Nigel Ng’s comedy career skyrocketed under lockdown, when his Uncle Roger persona, policing other people’s Asian cookery for laughs, went viral on YouTube. A fair few of his five million subscribers will form the audience to the 30-year-old’s current tour, and Ng doesn’t scruple to give them exactly what they want. Jokes about rice, jokes about inadequate British cooking, jokes that – no matter how they begin – tend inexorably towards generalisations about east Asian behaviour.
Fair enough: we’re not exactly oversaturated with Asian immigrant perspectives on life in the UK. And many of Ng’s are amusing enough. In character as Uncle Roger, he takes down Boots-branded sushi and western food allergies. As himself (which is pretty much Roger minus the exaggerated accent) he contrasts British versus Asian dating and British versus Asian child discipline, a routine that founders on an over-attenuated gag about John Lewis’s returns policy.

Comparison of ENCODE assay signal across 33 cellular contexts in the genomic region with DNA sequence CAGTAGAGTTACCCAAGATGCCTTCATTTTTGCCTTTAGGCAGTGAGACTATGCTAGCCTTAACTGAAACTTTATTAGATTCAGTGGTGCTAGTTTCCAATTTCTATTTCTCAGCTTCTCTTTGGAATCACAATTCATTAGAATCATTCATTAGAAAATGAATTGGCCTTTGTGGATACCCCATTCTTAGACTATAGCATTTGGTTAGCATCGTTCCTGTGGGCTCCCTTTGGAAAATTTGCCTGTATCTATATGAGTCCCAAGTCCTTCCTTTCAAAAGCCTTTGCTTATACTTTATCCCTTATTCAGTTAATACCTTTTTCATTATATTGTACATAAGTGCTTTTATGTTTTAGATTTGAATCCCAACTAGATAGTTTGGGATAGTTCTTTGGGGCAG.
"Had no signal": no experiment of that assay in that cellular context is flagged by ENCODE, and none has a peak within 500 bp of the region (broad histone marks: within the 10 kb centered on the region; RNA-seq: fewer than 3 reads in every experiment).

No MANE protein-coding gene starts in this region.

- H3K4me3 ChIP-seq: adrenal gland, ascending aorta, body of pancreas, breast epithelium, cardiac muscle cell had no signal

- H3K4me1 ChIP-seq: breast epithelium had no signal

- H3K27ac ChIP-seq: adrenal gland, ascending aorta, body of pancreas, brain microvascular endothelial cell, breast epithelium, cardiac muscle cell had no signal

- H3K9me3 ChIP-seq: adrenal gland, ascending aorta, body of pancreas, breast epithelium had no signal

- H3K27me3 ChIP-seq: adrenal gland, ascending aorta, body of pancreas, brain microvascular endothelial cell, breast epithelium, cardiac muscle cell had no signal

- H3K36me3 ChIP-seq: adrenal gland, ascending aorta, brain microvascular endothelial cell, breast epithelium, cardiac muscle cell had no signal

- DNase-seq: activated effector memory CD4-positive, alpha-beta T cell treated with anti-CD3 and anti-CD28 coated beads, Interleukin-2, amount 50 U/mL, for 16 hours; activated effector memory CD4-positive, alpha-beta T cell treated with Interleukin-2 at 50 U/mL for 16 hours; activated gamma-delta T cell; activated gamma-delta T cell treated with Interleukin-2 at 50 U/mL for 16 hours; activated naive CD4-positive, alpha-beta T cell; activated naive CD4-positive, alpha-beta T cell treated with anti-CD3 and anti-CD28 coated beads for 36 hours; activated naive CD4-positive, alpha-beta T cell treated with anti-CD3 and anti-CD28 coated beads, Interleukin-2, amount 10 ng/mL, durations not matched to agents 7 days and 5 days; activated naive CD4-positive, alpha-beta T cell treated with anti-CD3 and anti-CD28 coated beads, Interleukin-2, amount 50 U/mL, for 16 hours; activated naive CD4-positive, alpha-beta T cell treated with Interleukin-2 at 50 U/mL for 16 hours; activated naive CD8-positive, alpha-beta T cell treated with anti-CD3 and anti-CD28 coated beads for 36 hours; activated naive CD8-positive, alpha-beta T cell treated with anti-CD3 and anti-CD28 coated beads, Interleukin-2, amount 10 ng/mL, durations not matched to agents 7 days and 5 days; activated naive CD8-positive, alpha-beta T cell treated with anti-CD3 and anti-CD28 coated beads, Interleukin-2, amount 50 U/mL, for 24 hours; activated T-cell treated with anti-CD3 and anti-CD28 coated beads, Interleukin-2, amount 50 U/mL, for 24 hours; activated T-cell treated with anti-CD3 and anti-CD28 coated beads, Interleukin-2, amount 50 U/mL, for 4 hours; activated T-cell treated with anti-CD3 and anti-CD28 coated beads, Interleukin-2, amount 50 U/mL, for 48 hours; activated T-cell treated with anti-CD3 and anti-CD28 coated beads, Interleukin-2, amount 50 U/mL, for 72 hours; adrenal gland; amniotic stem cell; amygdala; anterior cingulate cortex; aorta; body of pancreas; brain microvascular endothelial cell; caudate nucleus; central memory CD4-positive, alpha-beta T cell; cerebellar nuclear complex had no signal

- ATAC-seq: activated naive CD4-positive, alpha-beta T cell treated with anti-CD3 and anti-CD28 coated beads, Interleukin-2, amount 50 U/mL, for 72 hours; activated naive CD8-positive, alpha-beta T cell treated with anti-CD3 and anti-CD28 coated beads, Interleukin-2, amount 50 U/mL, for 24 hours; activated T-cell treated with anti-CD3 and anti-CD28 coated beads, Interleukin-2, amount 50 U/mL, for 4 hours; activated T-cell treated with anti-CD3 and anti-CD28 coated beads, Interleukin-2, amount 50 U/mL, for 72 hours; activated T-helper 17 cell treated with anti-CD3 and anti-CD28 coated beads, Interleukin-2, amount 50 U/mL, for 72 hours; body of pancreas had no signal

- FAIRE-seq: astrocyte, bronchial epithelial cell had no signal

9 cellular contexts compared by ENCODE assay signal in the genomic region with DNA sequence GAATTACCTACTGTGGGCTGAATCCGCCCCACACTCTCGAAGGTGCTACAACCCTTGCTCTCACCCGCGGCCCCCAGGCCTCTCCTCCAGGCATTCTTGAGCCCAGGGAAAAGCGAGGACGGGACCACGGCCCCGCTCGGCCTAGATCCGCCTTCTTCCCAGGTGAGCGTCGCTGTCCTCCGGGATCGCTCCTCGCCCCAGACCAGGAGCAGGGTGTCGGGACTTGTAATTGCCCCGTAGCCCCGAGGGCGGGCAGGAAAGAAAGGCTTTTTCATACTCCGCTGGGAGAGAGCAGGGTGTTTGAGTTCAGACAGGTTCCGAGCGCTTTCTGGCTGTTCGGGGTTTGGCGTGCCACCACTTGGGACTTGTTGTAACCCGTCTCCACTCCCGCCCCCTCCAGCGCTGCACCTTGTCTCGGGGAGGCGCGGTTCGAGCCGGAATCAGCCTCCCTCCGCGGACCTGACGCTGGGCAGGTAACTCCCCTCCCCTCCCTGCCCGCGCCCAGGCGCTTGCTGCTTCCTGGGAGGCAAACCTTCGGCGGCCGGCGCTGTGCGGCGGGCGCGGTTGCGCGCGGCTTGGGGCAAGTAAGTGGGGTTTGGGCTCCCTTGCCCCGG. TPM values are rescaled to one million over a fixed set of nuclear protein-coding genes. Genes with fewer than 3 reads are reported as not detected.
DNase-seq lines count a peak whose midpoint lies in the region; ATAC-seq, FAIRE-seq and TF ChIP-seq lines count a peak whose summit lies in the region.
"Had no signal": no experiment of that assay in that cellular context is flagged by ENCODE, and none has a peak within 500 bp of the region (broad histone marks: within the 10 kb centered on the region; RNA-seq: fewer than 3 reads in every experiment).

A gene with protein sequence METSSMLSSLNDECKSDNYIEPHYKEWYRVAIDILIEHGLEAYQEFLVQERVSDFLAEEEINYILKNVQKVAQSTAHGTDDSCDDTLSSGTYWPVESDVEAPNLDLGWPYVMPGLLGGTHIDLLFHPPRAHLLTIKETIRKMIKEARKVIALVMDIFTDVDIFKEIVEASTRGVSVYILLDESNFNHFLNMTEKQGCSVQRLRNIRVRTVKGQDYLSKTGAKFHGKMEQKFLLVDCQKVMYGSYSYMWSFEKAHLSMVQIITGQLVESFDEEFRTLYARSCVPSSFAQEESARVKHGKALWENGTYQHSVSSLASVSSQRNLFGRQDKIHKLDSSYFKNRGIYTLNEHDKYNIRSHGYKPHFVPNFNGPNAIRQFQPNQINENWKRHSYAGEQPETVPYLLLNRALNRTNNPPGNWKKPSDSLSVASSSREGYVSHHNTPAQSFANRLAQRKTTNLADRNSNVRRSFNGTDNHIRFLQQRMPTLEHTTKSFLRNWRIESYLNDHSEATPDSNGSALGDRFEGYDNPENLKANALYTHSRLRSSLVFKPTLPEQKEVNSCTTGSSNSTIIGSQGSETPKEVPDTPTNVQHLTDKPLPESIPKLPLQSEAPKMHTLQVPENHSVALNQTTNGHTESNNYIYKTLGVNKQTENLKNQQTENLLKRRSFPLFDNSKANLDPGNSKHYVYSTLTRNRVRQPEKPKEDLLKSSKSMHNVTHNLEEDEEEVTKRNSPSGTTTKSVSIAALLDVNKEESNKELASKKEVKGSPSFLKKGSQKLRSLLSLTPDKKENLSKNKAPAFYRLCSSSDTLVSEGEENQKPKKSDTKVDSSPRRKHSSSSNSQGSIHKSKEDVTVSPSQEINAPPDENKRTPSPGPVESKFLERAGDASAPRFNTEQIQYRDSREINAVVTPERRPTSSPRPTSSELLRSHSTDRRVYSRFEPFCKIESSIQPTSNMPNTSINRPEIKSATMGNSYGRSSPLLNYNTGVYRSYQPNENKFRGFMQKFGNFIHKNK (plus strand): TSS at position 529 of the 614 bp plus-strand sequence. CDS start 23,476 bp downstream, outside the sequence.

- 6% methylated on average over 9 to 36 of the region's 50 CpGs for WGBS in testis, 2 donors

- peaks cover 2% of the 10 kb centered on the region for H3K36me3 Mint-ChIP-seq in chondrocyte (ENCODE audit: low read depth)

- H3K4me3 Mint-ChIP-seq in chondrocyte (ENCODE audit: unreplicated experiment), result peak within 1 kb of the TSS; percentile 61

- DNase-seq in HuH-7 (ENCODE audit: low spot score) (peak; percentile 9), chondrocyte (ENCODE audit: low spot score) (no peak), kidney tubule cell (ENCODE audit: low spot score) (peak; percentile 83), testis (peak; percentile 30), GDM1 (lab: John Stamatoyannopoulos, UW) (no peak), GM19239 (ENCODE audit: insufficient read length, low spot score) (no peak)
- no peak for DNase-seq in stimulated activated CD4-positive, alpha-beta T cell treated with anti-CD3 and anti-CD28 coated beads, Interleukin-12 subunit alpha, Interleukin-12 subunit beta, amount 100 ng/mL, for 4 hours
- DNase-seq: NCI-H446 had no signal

Throughout his show, Ng maintains a lively relationship with his enthusiastic crowd. Occasionally the material rises above the generic: Ng addresses a recent breakup and a shocking experience of (it is assumed) racist assault. But even these routines soon swerve back into his Asians-do-this comfort zone.
Latterly, it can feel a bit barrel-scraping (“Asians don’t pay for our TV licences, do we?”). And not tremendously edifying, as Ng jokes about the quality of Asian faeces, chuckles at his own unlovely jokes about paedophilia and mocks the environmental beliefs of a 12-year-old in the front row. His 10-minute online “weejios” mine a rich comic seam, but stretched over an hour the quality is – like Uncle Roger’s dreaded BBC fried rice – strained.
At Leicester Square theatre, London, until 11 March. Then touring.